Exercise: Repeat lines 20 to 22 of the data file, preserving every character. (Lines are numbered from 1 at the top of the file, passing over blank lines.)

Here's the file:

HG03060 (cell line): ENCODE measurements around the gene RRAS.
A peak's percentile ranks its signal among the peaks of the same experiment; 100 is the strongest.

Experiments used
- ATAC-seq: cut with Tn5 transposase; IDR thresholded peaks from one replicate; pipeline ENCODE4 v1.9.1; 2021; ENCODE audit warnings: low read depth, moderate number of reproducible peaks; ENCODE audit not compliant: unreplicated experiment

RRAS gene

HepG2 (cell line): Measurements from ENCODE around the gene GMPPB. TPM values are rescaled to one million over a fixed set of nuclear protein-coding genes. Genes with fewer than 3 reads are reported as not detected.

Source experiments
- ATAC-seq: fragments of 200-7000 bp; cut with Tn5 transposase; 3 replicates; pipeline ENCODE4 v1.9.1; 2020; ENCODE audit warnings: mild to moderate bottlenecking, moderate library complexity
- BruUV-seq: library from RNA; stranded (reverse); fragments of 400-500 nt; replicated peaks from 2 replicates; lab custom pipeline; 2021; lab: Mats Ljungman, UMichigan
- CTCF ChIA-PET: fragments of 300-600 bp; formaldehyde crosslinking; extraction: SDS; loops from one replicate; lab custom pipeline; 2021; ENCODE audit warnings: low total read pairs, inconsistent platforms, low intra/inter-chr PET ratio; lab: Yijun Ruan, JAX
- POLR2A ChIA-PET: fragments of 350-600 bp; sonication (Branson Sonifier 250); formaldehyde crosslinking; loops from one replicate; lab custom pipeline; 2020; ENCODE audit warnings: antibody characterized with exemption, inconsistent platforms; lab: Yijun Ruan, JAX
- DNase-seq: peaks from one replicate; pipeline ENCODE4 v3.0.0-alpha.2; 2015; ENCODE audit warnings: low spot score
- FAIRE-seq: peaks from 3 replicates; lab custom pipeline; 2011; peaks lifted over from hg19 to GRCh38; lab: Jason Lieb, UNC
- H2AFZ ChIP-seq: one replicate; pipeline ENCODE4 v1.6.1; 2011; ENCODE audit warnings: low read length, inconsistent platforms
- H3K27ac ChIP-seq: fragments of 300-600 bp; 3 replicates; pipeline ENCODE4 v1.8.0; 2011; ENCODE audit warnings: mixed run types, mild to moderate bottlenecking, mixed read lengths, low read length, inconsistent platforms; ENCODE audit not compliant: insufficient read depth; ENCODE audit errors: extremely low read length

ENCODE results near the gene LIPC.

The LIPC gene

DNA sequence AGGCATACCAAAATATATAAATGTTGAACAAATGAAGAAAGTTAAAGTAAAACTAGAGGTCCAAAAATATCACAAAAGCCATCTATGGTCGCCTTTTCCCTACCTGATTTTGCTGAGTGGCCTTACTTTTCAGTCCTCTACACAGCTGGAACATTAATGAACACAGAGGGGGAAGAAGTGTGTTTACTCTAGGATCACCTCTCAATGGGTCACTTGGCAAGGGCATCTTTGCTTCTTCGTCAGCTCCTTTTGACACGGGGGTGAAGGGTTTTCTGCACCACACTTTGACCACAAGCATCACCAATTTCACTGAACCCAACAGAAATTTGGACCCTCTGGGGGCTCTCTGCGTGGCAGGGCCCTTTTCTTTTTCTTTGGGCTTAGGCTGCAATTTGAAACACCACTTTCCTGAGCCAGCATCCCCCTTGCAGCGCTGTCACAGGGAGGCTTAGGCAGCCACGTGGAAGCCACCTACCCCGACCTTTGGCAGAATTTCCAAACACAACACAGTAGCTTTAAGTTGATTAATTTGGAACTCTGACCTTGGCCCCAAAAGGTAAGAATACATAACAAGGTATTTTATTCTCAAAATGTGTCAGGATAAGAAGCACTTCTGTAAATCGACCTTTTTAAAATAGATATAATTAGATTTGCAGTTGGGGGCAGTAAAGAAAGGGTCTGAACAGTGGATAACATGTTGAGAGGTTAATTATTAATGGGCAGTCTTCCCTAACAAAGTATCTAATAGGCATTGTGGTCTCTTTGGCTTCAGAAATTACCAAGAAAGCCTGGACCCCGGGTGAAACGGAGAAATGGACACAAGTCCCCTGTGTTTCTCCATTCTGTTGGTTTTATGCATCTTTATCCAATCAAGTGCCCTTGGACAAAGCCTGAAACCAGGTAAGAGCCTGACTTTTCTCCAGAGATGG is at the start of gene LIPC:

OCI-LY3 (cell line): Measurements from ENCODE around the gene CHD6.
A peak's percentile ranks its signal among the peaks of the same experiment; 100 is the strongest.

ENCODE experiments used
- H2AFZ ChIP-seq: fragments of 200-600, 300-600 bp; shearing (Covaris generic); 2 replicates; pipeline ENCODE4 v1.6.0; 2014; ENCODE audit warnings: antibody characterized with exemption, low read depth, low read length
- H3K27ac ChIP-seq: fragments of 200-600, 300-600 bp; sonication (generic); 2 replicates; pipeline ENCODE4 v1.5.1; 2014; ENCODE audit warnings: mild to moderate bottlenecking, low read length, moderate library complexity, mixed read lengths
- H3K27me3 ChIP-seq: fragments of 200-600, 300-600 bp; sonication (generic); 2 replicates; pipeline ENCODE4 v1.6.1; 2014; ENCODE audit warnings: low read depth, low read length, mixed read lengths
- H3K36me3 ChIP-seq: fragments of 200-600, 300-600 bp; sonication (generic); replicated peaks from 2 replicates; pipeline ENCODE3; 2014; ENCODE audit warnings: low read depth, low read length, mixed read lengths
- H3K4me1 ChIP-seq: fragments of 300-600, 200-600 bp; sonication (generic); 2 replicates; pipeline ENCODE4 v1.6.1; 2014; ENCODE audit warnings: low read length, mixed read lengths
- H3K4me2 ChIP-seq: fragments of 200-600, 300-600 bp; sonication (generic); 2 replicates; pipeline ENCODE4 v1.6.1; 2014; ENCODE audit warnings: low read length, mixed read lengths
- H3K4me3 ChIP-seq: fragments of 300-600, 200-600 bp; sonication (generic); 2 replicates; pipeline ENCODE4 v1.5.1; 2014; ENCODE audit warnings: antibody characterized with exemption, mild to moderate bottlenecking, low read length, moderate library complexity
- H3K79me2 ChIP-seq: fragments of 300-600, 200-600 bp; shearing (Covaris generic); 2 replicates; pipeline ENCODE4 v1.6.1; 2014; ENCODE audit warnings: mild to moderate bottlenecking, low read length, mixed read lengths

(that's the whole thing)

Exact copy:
A peak's percentile ranks its signal among the peaks of the same experiment; 100 is the strongest.

ENCODE experiments used
- H2AFZ ChIP-seq: fragments of 200-600, 300-600 bp; shearing (Covaris generic); 2 replicates; pipeline ENCODE4 v1.6.0; 2014; ENCODE audit warnings: antibody characterized with exemption, low read depth, low read length